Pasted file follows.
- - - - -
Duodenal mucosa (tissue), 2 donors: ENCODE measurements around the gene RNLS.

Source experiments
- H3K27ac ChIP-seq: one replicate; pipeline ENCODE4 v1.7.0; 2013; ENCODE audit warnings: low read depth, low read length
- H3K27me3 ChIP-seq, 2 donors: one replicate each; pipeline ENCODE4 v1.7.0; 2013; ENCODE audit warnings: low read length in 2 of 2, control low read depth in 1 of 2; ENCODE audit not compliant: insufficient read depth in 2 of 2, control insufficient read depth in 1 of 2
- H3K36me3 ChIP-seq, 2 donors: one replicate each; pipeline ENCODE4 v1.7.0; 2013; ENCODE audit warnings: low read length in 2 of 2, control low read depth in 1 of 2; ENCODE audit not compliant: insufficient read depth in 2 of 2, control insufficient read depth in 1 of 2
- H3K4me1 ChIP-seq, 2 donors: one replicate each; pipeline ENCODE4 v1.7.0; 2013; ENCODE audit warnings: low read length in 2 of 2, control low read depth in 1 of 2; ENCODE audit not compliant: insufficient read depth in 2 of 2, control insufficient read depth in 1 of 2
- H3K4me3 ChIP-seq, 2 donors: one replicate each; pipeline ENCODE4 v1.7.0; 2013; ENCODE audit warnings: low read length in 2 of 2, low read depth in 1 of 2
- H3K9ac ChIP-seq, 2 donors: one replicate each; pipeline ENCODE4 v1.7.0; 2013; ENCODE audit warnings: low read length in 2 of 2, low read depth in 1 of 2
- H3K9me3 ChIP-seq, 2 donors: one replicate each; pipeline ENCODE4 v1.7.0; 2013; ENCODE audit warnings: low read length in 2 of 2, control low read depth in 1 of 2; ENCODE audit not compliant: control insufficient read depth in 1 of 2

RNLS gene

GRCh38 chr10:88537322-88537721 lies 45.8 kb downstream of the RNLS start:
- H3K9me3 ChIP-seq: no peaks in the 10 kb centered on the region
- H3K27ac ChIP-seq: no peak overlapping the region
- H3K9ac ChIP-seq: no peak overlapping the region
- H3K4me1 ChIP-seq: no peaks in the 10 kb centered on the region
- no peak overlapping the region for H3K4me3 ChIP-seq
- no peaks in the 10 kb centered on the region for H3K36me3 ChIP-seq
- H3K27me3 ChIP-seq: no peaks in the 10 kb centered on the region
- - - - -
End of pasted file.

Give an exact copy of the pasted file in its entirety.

Duodenal mucosa (tissue), 2 donors: ENCODE measurements around the gene RNLS.

Source experiments
- H3K27ac ChIP-seq: one replicate; pipeline ENCODE4 v1.7.0; 2013; ENCODE audit warnings: low read depth, low read length
- H3K27me3 ChIP-seq, 2 donors: one replicate each; pipeline ENCODE4 v1.7.0; 2013; ENCODE audit warnings: low read length in 2 of 2, control low read depth in 1 of 2; ENCODE audit not compliant: insufficient read depth in 2 of 2, control insufficient read depth in 1 of 2
- H3K36me3 ChIP-seq, 2 donors: one replicate each; pipeline ENCODE4 v1.7.0; 2013; ENCODE audit warnings: low read length in 2 of 2, control low read depth in 1 of 2; ENCODE audit not compliant: insufficient read depth in 2 of 2, control insufficient read depth in 1 of 2
- H3K4me1 ChIP-seq, 2 donors: one replicate each; pipeline ENCODE4 v1.7.0; 2013; ENCODE audit warnings: low read length in 2 of 2, control low read depth in 1 of 2; ENCODE audit not compliant: insufficient read depth in 2 of 2, control insufficient read depth in 1 of 2
- H3K4me3 ChIP-seq, 2 donors: one replicate each; pipeline ENCODE4 v1.7.0; 2013; ENCODE audit warnings: low read length in 2 of 2, low read depth in 1 of 2
- H3K9ac ChIP-seq, 2 donors: one replicate each; pipeline ENCODE4 v1.7.0; 2013; ENCODE audit warnings: low read length in 2 of 2, low read depth in 1 of 2
- H3K9me3 ChIP-seq, 2 donors: one replicate each; pipeline ENCODE4 v1.7.0; 2013; ENCODE audit warnings: low read length in 2 of 2, control low read depth in 1 of 2; ENCODE audit not compliant: control insufficient read depth in 1 of 2

RNLS gene

GRCh38 chr10:88537322-88537721 lies 45.8 kb downstream of the RNLS start:
- H3K9me3 ChIP-seq: no peaks in the 10 kb centered on the region
- H3K27ac ChIP-seq: no peak overlapping the region
- H3K9ac ChIP-seq: no peak overlapping the region
- H3K4me1 ChIP-seq: no peaks in the 10 kb centered on the region
- no peak overlapping the region for H3K4me3 ChIP-seq
- no peaks in the 10 kb centered on the region for H3K36me3 ChIP-seq
- H3K27me3 ChIP-seq: no peaks in the 10 kb centered on the region